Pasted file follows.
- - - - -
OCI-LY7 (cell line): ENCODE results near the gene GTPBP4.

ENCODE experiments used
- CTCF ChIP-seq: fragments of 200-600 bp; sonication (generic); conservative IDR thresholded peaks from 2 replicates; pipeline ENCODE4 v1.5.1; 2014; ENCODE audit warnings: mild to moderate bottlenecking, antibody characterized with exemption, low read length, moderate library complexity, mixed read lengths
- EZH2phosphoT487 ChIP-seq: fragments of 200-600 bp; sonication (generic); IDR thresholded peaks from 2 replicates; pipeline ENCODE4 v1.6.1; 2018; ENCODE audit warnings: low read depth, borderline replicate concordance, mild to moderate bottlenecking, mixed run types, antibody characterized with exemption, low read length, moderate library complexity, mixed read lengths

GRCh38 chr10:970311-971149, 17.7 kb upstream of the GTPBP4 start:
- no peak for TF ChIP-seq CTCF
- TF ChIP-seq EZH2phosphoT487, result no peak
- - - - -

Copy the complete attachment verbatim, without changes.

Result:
OCI-LY7 (cell line): ENCODE results near the gene GTPBP4.

ENCODE experiments used
- CTCF ChIP-seq: fragments of 200-600 bp; sonication (generic); conservative IDR thresholded peaks from 2 replicates; pipeline ENCODE4 v1.5.1; 2014; ENCODE audit warnings: mild to moderate bottlenecking, antibody characterized with exemption, low read length, moderate library complexity, mixed read lengths
- EZH2phosphoT487 ChIP-seq: fragments of 200-600 bp; sonication (generic); IDR thresholded peaks from 2 replicates; pipeline ENCODE4 v1.6.1; 2018; ENCODE audit warnings: low read depth, borderline replicate concordance, mild to moderate bottlenecking, mixed run types, antibody characterized with exemption, low read length, moderate library complexity, mixed read lengths

GRCh38 chr10:970311-971149, 17.7 kb upstream of the GTPBP4 start:
- no peak for TF ChIP-seq CTCF
- TF ChIP-seq EZH2phosphoT487, result no peak